His death was reported the following day on the BBC Radio 4 Today programme, and obituaries came out in all the major papers on Friday 29th July. He has been called the most influential Anglican clergymen of the 20th century apart from William Temple, a previous Archbishop of Canterbury.


He was Chaplain to the Queen; university missioner on six continents; the subject of original research in 10 universities, and author of over 50 books. His name appeared in Time magazine in April 2006 as “one of the 100 most influential figures in the world”


Born in the parish of All Soul’s Langham Place, where his father was a Harley Street Physician, he became in turn curate, rector and rector emeritus in that church. However that was probably the last thing he dreamed about when he used to sit as a child in the gallery of the church and drop rolled up pieces of paper onto the hats of the fashionable ladies sitting in the pews underneath. Or indeed when in his father’s drawing room he and his sister would roll back the carpets and dance together.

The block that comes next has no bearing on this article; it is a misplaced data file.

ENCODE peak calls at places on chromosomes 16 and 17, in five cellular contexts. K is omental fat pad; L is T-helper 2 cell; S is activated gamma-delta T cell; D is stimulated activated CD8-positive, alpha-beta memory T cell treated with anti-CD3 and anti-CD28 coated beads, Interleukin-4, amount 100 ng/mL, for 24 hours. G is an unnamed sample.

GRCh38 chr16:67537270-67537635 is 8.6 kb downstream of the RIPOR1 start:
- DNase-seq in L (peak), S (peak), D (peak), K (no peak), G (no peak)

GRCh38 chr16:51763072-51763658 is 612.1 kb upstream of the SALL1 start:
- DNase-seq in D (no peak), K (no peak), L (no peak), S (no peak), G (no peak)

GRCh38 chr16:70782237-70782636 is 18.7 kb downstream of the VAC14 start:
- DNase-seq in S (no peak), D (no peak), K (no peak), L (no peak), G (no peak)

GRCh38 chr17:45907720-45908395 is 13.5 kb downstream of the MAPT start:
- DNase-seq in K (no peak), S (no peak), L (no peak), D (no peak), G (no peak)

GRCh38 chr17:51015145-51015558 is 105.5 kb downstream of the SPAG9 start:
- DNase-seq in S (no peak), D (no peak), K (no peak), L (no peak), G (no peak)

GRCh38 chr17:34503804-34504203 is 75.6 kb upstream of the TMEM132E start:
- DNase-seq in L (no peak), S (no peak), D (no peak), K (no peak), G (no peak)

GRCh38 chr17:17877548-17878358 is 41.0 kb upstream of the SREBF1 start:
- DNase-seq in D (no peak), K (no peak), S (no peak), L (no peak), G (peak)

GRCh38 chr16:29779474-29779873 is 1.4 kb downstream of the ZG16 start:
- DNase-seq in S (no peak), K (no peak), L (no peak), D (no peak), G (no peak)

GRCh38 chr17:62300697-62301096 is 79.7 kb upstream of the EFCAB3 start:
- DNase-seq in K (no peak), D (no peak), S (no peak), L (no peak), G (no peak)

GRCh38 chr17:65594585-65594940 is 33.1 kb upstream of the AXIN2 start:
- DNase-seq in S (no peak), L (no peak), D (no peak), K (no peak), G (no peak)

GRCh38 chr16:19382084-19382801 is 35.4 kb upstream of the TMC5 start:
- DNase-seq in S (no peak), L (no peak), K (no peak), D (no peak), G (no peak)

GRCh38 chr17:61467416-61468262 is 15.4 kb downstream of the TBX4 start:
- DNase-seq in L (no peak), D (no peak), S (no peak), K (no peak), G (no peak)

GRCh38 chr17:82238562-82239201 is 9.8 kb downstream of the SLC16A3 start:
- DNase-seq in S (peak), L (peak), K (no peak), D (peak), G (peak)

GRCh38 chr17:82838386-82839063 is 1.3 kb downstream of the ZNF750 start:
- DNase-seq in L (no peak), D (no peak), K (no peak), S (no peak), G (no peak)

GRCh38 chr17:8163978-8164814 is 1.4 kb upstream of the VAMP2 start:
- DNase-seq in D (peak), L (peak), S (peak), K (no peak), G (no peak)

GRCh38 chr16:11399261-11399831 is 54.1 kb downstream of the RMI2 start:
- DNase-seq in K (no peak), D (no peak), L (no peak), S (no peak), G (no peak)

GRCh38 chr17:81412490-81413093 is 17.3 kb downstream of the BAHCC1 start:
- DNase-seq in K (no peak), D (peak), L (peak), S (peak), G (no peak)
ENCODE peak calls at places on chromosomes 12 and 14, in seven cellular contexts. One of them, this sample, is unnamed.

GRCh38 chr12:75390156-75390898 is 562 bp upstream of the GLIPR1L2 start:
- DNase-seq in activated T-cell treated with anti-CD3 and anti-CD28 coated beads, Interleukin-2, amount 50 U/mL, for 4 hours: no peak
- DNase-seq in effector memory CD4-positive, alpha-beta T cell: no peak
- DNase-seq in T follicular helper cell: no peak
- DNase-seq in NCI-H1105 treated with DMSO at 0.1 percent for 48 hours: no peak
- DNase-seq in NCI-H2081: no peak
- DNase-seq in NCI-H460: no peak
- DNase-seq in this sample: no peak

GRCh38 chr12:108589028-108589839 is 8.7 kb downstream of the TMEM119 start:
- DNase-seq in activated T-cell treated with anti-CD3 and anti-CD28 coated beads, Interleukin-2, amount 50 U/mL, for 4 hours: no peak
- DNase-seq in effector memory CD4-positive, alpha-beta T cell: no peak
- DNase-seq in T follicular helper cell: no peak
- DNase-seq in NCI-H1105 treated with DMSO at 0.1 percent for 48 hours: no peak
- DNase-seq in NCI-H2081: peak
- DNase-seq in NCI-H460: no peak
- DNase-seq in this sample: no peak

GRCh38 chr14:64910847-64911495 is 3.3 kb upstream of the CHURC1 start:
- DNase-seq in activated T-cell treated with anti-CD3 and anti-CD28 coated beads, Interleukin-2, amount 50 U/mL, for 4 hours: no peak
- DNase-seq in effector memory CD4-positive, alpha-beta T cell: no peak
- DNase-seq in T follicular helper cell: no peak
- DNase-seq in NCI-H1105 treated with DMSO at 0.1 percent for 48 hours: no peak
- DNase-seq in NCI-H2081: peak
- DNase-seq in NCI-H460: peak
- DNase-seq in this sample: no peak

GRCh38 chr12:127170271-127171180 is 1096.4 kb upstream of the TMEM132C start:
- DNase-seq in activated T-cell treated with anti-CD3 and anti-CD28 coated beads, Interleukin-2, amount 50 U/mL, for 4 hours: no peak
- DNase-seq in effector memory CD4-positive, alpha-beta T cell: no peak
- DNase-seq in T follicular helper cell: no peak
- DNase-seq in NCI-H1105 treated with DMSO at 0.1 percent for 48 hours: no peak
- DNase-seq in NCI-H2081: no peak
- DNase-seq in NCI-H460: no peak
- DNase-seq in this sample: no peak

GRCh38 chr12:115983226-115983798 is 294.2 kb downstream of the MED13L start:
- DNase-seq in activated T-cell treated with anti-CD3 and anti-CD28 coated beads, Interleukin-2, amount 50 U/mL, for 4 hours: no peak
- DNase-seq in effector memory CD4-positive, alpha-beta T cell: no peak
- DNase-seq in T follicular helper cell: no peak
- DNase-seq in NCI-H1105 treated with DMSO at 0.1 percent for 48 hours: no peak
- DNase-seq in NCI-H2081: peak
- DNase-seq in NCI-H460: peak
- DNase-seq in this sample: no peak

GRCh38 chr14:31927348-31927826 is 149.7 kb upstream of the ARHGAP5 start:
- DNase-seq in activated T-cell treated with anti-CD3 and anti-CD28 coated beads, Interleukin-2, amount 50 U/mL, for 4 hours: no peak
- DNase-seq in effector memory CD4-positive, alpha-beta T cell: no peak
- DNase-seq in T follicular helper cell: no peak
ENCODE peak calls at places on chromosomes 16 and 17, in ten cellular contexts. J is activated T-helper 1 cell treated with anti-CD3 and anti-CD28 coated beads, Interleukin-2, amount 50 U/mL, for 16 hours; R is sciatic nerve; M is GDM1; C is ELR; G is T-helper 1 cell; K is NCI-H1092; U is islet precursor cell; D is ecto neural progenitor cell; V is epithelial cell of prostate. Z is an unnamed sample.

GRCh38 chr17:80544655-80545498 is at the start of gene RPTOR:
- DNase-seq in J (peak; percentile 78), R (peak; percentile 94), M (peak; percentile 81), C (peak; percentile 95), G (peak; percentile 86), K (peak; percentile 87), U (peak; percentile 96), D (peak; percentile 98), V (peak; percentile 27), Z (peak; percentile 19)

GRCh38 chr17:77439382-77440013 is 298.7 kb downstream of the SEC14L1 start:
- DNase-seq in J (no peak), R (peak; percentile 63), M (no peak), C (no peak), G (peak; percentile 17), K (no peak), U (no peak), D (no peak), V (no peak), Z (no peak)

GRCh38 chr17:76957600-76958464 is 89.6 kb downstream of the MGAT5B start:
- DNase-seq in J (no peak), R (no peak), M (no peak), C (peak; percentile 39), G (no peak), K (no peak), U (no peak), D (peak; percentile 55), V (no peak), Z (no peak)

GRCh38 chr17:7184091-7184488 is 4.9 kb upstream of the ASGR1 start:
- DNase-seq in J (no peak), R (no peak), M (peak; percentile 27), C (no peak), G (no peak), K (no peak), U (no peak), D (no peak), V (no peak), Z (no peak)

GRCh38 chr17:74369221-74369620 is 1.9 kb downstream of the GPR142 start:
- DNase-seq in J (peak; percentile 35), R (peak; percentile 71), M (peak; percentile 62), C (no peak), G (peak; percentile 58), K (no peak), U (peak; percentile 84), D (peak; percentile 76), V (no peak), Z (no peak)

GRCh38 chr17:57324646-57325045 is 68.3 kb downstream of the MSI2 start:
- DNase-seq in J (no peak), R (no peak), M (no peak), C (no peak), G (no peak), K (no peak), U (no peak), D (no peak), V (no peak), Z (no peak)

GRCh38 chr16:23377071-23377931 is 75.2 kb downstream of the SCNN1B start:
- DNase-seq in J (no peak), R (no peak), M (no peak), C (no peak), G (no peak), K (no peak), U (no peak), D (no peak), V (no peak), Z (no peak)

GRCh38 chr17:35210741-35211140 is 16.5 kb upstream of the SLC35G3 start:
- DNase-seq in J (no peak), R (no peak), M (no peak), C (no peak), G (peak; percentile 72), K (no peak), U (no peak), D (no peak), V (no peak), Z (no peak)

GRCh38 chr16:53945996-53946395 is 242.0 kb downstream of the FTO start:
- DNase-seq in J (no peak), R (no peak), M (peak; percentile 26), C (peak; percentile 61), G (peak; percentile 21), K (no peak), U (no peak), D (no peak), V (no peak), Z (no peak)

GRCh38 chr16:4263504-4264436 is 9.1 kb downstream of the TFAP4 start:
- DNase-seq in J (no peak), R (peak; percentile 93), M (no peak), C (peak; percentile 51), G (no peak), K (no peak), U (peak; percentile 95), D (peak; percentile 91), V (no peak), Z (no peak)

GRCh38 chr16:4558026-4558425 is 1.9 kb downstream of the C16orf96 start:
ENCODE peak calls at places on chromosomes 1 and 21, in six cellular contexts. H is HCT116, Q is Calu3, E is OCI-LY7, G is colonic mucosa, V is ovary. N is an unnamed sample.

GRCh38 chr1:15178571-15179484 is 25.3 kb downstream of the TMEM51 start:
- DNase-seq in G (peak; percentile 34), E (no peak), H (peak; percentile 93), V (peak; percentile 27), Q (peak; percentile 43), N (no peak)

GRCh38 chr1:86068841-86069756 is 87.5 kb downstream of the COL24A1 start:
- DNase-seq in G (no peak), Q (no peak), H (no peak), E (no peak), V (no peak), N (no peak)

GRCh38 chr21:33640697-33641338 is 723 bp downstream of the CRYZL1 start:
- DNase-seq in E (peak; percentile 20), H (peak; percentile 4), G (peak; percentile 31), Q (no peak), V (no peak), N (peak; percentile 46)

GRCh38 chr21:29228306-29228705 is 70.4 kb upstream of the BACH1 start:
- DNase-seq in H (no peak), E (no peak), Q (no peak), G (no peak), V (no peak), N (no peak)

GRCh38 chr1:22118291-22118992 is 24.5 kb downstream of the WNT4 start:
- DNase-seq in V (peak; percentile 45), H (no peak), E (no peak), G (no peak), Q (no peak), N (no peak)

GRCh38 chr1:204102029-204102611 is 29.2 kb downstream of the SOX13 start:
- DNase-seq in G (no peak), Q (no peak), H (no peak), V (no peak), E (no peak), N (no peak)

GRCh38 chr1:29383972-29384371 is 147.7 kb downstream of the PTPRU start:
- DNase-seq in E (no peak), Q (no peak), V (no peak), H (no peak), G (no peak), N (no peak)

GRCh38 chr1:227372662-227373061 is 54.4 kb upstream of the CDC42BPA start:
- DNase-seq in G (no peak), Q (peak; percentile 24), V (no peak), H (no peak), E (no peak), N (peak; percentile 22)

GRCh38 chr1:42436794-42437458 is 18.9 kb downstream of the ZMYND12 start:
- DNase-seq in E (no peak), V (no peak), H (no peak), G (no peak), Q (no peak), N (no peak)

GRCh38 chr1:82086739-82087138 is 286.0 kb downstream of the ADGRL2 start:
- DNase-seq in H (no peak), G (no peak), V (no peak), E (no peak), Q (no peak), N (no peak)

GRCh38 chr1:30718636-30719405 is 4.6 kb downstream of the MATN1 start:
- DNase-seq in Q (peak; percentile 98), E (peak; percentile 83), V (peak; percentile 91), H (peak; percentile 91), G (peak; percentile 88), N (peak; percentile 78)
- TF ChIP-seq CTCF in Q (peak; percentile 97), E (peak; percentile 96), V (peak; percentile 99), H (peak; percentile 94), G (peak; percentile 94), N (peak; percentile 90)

He was educated at Rugby school, where he was head boy in 1940 and committed his life to Christ as a school boy when he heard an address by EJH Nash, on an annual camp that “Bash” used to run at Iwerne Minster in Dorset. After leaving Rugby he entered Trinity College Cambridge where he obtained a double first in modern languages, before reading Theology at Ridley Hall, and in 1945 he became assistant curate at All Souls Church.